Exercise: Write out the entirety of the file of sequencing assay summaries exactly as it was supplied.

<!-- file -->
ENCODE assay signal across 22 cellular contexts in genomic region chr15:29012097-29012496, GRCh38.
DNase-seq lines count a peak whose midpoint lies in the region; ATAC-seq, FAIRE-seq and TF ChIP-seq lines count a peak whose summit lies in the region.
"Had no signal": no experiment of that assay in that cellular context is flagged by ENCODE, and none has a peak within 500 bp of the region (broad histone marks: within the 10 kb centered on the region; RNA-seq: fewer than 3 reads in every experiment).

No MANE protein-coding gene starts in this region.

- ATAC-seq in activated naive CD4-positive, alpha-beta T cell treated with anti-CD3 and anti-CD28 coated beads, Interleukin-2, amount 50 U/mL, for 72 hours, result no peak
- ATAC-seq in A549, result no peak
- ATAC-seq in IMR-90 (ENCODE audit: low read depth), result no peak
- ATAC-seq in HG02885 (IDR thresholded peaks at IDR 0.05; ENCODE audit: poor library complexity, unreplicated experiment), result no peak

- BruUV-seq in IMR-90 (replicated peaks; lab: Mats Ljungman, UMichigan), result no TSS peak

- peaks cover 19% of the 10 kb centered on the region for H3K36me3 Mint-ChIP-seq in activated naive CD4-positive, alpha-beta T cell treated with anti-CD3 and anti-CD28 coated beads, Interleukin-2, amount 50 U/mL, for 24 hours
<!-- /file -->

ENCODE assay signal across 22 cellular contexts in genomic region chr15:29012097-29012496, GRCh38.
DNase-seq lines count a peak whose midpoint lies in the region; ATAC-seq, FAIRE-seq and TF ChIP-seq lines count a peak whose summit lies in the region.
"Had no signal": no experiment of that assay in that cellular context is flagged by ENCODE, and none has a peak within 500 bp of the region (broad histone marks: within the 10 kb centered on the region; RNA-seq: fewer than 3 reads in every experiment).

No MANE protein-coding gene starts in this region.

- ATAC-seq in activated naive CD4-positive, alpha-beta T cell treated with anti-CD3 and anti-CD28 coated beads, Interleukin-2, amount 50 U/mL, for 72 hours, result no peak
- ATAC-seq in A549, result no peak
- ATAC-seq in IMR-90 (ENCODE audit: low read depth), result no peak
- ATAC-seq in HG02885 (IDR thresholded peaks at IDR 0.05; ENCODE audit: poor library complexity, unreplicated experiment), result no peak

- BruUV-seq in IMR-90 (replicated peaks; lab: Mats Ljungman, UMichigan), result no TSS peak

- peaks cover 19% of the 10 kb centered on the region for H3K36me3 Mint-ChIP-seq in activated naive CD4-positive, alpha-beta T cell treated with anti-CD3 and anti-CD28 coated beads, Interleukin-2, amount 50 U/mL, for 24 hours